The Most Bizarre Rules Disney Park Character Performers Have To Follow

Spending a day in one of the many Disney parks around the world is often a magical experience. Disney Cast Members, as they're known, are hard at work every day creating that experience for guests both young and old (adults, too, can find great joy in Disney parks). Unlike some other theme parks that focus on rollercoasters and other excitement-driven rides (home to the likes of the longest coaster tracks or the best thrill ride experiences), the core Disney experience is all about the joys of youthful exuberance. This atmosphere is developed through the use of Disney characters, scenery, weird park quirks designed to manage the facilities, and, of course, the Disney stories. And yes, there are rollercoasters and thrill rides, including some new ones coming to Disney parks in 2024.

One of the most iconic scenes you'll come across when visiting a Disney theme park is a character come to life. An integral part of the Cast Member ranks is the character actors who bring these visions to the park experience. Considerable research goes into these roles, and Disney has spent a great deal of time honing its hiring and training practices, too. The results are an immaculate park experience that allows children and adults to meet their favorite characters from the silver screen in person. Yet, with all that goes into these portrayals, there are some unique strings attached for Cast Members. Many interesting and perhaps even head-scratching rules govern their performances and employment relationship more broadly.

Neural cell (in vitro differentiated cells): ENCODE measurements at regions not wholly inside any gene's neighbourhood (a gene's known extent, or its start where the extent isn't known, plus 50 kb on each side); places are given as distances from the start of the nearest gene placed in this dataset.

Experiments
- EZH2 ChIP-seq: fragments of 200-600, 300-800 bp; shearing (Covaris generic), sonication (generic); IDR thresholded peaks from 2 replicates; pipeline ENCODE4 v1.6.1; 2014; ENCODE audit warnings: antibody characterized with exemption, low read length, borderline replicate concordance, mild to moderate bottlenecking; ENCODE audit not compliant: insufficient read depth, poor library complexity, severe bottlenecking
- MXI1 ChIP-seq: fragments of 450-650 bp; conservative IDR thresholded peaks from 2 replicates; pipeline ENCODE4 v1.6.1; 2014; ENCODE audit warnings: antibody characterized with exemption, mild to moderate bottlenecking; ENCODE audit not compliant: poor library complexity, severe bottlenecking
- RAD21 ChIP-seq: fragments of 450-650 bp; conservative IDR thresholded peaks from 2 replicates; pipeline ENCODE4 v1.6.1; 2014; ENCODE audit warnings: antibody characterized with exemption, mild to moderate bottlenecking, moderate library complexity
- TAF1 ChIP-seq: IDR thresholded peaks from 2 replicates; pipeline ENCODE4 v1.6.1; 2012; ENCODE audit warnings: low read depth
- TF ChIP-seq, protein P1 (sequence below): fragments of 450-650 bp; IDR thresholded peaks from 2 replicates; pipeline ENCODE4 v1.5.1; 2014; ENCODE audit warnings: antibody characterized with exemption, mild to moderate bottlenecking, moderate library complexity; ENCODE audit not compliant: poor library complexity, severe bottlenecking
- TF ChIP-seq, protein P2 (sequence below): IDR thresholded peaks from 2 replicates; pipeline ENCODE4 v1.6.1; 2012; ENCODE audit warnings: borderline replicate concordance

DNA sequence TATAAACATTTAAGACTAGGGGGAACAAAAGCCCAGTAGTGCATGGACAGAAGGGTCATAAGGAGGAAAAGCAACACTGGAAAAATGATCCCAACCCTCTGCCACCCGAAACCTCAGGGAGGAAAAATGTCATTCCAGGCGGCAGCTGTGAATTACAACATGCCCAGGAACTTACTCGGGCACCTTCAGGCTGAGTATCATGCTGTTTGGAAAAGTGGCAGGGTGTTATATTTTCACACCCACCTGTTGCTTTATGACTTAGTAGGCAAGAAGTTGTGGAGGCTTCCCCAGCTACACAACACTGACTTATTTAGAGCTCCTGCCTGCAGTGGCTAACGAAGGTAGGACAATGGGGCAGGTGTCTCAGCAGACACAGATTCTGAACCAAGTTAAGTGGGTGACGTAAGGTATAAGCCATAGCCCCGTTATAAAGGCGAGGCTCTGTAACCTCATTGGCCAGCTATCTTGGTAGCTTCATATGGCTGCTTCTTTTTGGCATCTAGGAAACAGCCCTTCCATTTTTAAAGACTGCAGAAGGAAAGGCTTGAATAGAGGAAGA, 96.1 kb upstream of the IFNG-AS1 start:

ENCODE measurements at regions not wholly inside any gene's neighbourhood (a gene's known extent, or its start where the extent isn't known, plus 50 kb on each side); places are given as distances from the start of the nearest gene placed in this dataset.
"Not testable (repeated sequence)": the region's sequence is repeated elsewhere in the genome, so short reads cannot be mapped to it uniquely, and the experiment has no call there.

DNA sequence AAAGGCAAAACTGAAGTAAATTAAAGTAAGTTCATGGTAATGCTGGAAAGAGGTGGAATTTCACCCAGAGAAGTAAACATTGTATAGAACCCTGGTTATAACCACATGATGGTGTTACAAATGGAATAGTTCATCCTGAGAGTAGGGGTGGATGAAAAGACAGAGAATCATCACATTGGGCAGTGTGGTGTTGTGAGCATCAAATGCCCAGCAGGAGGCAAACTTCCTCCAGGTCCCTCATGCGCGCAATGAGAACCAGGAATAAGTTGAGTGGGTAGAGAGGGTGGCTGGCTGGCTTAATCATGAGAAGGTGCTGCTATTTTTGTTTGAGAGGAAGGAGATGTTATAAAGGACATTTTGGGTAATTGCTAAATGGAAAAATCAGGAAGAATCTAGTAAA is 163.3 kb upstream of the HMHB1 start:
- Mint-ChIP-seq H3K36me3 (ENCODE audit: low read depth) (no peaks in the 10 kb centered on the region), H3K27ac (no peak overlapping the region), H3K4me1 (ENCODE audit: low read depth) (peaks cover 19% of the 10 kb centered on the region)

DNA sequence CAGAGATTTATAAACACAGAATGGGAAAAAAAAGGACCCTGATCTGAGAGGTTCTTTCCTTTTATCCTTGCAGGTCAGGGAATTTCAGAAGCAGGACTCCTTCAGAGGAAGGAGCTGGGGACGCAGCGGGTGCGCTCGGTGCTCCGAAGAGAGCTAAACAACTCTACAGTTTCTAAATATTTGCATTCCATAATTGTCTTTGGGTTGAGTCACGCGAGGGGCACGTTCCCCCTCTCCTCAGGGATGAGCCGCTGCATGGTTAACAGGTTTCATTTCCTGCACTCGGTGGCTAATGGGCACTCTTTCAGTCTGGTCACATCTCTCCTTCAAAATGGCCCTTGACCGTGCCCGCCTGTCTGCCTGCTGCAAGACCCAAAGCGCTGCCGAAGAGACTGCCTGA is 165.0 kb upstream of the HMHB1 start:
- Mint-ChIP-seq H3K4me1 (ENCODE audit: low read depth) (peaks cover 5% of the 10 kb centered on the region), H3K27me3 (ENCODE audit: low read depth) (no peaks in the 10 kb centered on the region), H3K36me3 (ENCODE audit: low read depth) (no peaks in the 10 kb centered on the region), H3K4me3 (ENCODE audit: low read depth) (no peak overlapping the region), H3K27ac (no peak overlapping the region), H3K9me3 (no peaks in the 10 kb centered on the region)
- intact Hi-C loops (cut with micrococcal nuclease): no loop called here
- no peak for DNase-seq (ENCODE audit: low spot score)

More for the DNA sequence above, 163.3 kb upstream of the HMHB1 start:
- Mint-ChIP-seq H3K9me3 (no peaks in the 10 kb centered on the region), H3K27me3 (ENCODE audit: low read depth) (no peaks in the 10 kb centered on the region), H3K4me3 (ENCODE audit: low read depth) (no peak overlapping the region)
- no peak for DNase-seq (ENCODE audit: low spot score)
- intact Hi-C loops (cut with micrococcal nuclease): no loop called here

Disney cast members are never out of character

One thing that sets character actors apart from nearly any other employee at a theme park is the expectation that these individuals protect the reputation of the Disney company and the image of the characters in their orbit. This includes both time spent on the job and off the clock. Indeed, working as a Disney character performer is seemingly a 24-hour gig! While there are no details on how or if Disney might check in on performers outside their in-park contributions, expectations include responsible drinking practices when out and about, refraining from cursing and other vulgarities and crude language, and common sense social media usage.